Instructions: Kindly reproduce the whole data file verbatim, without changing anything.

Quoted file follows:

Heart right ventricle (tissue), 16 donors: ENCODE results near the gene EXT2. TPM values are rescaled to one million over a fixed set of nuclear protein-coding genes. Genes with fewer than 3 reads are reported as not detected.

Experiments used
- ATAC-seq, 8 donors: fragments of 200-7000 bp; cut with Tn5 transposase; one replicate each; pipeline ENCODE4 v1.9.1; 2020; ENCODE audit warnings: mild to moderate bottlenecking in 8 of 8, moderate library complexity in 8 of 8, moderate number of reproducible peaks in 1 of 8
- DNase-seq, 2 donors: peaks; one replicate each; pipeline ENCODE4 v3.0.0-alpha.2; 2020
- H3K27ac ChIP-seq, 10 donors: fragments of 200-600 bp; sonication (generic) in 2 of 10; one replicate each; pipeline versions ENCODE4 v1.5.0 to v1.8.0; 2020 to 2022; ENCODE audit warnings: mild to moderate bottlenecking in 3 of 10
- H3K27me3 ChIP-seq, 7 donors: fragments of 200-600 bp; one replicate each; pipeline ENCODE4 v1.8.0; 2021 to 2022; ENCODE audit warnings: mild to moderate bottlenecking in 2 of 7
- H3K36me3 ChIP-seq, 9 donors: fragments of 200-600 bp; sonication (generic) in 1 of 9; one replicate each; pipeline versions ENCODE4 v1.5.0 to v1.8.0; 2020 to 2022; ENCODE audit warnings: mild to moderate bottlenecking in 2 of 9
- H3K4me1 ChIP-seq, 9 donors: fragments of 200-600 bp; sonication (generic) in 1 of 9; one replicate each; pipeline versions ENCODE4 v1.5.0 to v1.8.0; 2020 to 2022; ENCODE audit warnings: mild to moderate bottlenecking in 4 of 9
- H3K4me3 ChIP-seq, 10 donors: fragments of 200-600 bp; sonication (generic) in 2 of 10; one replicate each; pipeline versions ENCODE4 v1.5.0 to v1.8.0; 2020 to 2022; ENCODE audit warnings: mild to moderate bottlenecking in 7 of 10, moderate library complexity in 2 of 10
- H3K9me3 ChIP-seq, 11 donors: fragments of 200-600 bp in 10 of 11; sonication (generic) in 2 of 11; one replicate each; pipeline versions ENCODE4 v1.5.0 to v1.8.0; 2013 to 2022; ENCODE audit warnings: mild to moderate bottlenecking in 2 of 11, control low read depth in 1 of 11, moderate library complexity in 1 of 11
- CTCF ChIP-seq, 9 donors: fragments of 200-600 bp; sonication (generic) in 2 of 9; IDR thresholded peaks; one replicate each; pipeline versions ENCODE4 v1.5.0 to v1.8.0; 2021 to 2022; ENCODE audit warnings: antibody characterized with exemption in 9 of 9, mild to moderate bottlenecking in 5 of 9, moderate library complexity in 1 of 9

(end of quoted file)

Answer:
Heart right ventricle (tissue), 16 donors: ENCODE results near the gene EXT2. TPM values are rescaled to one million over a fixed set of nuclear protein-coding genes. Genes with fewer than 3 reads are reported as not detected.

Experiments used
- ATAC-seq, 8 donors: fragments of 200-7000 bp; cut with Tn5 transposase; one replicate each; pipeline ENCODE4 v1.9.1; 2020; ENCODE audit warnings: mild to moderate bottlenecking in 8 of 8, moderate library complexity in 8 of 8, moderate number of reproducible peaks in 1 of 8
- DNase-seq, 2 donors: peaks; one replicate each; pipeline ENCODE4 v3.0.0-alpha.2; 2020
- H3K27ac ChIP-seq, 10 donors: fragments of 200-600 bp; sonication (generic) in 2 of 10; one replicate each; pipeline versions ENCODE4 v1.5.0 to v1.8.0; 2020 to 2022; ENCODE audit warnings: mild to moderate bottlenecking in 3 of 10
- H3K27me3 ChIP-seq, 7 donors: fragments of 200-600 bp; one replicate each; pipeline ENCODE4 v1.8.0; 2021 to 2022; ENCODE audit warnings: mild to moderate bottlenecking in 2 of 7
- H3K36me3 ChIP-seq, 9 donors: fragments of 200-600 bp; sonication (generic) in 1 of 9; one replicate each; pipeline versions ENCODE4 v1.5.0 to v1.8.0; 2020 to 2022; ENCODE audit warnings: mild to moderate bottlenecking in 2 of 9
- H3K4me1 ChIP-seq, 9 donors: fragments of 200-600 bp; sonication (generic) in 1 of 9; one replicate each; pipeline versions ENCODE4 v1.5.0 to v1.8.0; 2020 to 2022; ENCODE audit warnings: mild to moderate bottlenecking in 4 of 9
- H3K4me3 ChIP-seq, 10 donors: fragments of 200-600 bp; sonication (generic) in 2 of 10; one replicate each; pipeline versions ENCODE4 v1.5.0 to v1.8.0; 2020 to 2022; ENCODE audit warnings: mild to moderate bottlenecking in 7 of 10, moderate library complexity in 2 of 10
- H3K9me3 ChIP-seq, 11 donors: fragments of 200-600 bp in 10 of 11; sonication (generic) in 2 of 11; one replicate each; pipeline versions ENCODE4 v1.5.0 to v1.8.0; 2013 to 2022; ENCODE audit warnings: mild to moderate bottlenecking in 2 of 11, control low read depth in 1 of 11, moderate library complexity in 1 of 11
- CTCF ChIP-seq, 9 donors: fragments of 200-600 bp; sonication (generic) in 2 of 9; IDR thresholded peaks; one replicate each; pipeline versions ENCODE4 v1.5.0 to v1.8.0; 2021 to 2022; ENCODE audit warnings: antibody characterized with exemption in 9 of 9, mild to moderate bottlenecking in 5 of 9, moderate library complexity in 1 of 9